Opinion: Five crucial points on tax reform

 

With the great tax-bill unveiling about to take place, here are five major points to keep in mind:

1.) The GOP plan is predicated on the claim that American corporations are so overtaxed that they can no longer turn a sufficient profit or compete internationally, and that investors lack the incentive to invest. That’s the justification for dropping the current top corporate tax rate of 35 percent all the way down to 20 percent, with little effective effort to close loopholes.

That claim is pure, self-serving myth. Here’s the reality:

The reality is that since the turn of the millenium, corporate AFTER-TAX profits have quadrupled from already historic highs. To put it mildly, that does not suggest a corporate sector strangled by overtaxation. That huge surge in corporate profitability explains why the stock market is so high. It’s why corporate CEO pay has soared into the stratosphere. And this stunning increase in corporate AFTER-TAX profitability has been achieved in large part by ensuring that workers get a smaller and smaller share of the nation’s economic output. Nothing in the bill attempts to change that. To the contrary, and as we’ll see below, every independent analysis predicts it will concentrate ever more wealth in the hands of the richest 1 percent.

(As Steven Rosenthal of the Tax Policy Center also points out, 35 percent of the benefits of that corporate tax cut will accrue to foreign investors, not to Americans.)

2.) By their own admission, the Republican tax plan will increase the national debt by $1.5 trillion in the next decade. Nonpartisan analysts such as the Tax Policy Center put the number at more like $2.5 trillion. Those increases are over and above the substantial debt increases that are already baked into the nation’s financial cake, increases that Republicans have previously depicted as posing a serious, even existential threat to the American economy.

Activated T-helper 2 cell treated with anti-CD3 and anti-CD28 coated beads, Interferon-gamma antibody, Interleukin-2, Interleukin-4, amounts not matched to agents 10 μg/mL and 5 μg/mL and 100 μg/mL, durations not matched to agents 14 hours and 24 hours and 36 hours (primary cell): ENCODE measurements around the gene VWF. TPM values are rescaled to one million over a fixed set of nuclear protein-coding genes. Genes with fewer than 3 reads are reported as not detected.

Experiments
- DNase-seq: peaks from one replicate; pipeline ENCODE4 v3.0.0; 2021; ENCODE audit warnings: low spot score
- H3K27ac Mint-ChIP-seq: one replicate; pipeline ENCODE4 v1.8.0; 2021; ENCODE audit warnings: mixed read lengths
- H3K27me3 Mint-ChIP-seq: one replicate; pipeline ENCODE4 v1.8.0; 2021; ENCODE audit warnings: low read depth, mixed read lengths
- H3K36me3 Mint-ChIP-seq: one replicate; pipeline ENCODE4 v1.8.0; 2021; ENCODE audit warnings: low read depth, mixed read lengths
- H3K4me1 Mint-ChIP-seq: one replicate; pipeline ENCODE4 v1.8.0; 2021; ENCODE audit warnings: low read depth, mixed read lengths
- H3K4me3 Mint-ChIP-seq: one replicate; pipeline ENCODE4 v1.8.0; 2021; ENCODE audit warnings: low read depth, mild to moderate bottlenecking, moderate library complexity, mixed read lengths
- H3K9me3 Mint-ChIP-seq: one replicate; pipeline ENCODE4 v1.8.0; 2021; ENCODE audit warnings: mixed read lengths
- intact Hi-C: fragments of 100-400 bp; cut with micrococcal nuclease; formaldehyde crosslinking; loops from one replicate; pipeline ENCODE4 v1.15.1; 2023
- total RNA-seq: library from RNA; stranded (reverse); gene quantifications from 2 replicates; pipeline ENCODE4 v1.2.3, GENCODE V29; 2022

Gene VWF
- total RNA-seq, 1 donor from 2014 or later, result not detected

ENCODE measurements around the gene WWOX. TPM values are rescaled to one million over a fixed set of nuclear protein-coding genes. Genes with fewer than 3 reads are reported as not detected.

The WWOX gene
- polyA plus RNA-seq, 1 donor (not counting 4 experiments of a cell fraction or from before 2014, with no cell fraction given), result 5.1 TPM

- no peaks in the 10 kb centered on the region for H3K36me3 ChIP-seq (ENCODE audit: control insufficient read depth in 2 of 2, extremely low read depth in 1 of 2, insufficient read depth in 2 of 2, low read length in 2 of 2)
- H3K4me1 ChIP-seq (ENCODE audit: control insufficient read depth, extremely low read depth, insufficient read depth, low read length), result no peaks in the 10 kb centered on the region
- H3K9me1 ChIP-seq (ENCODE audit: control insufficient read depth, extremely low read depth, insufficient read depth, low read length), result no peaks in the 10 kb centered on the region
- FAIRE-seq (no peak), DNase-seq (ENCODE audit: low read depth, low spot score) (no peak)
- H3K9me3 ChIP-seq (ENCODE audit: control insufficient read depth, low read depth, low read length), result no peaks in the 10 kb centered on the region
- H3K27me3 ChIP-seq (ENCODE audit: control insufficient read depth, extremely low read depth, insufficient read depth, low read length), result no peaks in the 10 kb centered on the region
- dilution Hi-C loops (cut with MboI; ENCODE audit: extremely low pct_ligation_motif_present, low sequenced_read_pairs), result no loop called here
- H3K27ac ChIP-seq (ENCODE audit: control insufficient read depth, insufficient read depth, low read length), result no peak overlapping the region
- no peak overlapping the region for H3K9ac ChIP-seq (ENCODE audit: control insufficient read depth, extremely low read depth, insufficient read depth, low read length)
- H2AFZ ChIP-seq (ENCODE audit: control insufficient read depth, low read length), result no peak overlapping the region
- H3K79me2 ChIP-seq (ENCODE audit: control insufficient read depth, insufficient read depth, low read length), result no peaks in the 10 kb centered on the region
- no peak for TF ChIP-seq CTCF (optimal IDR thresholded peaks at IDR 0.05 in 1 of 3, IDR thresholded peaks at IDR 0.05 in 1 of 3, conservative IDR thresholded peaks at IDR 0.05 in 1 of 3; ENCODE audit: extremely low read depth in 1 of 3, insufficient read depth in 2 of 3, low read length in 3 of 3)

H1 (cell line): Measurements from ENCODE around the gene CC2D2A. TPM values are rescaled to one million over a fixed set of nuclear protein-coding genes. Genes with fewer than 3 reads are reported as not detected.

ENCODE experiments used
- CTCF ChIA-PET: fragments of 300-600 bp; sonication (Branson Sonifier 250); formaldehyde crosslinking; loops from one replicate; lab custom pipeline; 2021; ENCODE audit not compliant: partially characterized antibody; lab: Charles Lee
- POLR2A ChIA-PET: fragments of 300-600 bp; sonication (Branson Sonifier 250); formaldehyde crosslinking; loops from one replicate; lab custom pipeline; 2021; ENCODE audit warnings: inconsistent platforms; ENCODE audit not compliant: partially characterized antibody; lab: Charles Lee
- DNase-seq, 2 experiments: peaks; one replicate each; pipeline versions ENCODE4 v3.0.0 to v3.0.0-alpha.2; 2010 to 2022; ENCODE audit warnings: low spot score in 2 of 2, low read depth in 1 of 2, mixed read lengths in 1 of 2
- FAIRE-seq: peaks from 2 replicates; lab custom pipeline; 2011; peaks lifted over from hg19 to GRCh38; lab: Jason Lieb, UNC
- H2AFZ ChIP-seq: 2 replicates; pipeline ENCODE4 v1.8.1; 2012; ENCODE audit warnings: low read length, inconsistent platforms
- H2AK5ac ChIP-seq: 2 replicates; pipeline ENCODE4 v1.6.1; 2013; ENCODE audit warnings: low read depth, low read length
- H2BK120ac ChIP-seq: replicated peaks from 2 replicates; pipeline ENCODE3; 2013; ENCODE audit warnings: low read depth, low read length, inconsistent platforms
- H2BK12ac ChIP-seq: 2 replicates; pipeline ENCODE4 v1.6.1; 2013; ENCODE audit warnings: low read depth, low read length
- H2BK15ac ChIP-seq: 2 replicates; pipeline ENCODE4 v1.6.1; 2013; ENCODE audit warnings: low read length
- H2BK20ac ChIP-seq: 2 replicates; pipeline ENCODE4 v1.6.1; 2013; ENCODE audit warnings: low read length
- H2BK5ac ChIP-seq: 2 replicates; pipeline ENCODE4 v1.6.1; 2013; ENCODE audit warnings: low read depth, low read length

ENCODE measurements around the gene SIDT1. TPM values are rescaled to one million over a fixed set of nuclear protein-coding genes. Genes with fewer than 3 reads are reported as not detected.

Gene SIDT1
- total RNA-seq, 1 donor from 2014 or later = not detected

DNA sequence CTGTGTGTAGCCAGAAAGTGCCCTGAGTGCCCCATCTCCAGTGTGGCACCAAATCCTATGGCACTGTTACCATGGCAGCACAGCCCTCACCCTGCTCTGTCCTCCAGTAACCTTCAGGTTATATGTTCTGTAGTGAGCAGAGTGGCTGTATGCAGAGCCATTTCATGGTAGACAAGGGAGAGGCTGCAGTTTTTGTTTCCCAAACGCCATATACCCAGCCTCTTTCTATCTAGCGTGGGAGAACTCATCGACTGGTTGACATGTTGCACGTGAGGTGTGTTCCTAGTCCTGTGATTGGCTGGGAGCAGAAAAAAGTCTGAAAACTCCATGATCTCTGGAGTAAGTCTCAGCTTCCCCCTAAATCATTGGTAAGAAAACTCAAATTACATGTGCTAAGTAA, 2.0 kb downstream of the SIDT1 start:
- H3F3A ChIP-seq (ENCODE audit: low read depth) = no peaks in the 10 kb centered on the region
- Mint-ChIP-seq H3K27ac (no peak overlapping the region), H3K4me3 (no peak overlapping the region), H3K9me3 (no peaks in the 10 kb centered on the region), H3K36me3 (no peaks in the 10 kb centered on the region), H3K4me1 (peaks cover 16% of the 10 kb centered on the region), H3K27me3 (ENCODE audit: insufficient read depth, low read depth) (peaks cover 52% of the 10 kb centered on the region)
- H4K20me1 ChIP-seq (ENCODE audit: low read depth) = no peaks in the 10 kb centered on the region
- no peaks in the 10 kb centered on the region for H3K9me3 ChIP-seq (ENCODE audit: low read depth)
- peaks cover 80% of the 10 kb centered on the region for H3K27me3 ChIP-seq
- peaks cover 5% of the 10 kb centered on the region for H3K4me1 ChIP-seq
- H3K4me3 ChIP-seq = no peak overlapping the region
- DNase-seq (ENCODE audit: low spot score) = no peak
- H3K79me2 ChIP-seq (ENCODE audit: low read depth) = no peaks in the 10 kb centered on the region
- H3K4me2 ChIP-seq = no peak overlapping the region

Put another way, Republicans want to pile an additional 1,500,000 million dollars to 2,500,000 million dollars on top of a debt that was supposedly already unsustainable. In their giddy, irrational exuberance, they show not the slightest bit of concern about doing so.

3.) The debt increase would be substantially worse if not for the $1.4 trillion that the GOP plan cuts over the next decade from Medicare and Medicaid, just as the baby-boom generation moves into its retirement years. Put simply, the GOP tax bill robs Peter to pay Paul, and the Peter being robbed is everyone who depends on government programs — children, the elderly, the disabled, those in nursing homes — to help pay their medical bills.

The Paul being paid is those already in the top 1 percent.

4.) Speaking of which:

“Taxpayer groups in the bottom 95 percent of the income distribution would see modest tax cuts, averaging 1.2 percent of after-tax income or less,” predicts the Tax Policy Center. “The benefit would be largest for taxpayers in the top 1 percent (those making more than $730,000), who would see their after-tax income increase 8.5 percent.”

By 2027, the TPC estimates, the top 1 percent would be collecting 79.7 percent of the benefits of the tax cuts. These numbers may change marginally once we are allowed to see actual legislative language that can be plowed back into economic models, but the overall thrust is clear.

5.) This major tax reform is being handled in much the same fashion as the GOP’s attempt to repeal and replace Obamacare. It has been written in secret, without the participation, input or knowledge of Democrats or even of most Republicans. There have been no hearings, no transparency, no outside input. And while the Obamacare repeal effort attempted to transform one-sixth of the nation’s economy with very little oversight, this effort would affect 100 percent of the economy. The Republican plan is to pass the still-unseen bill in the House by Thanksgiving, which is now three weeks away.

The last major rewrite of the tax code, in 1986, took more than two years hundreds of hours of open meetings to hammer out. The rush to unveil and pass this bill so quickly tells you a lot about its drafters’ confidence in its ability to withstand scrutiny.

Reader Comments 0

5121 comments
gotalife
gotalife

There is no motive for the last two massacres.


Americans are free to go out with a bang.


td1234
td1234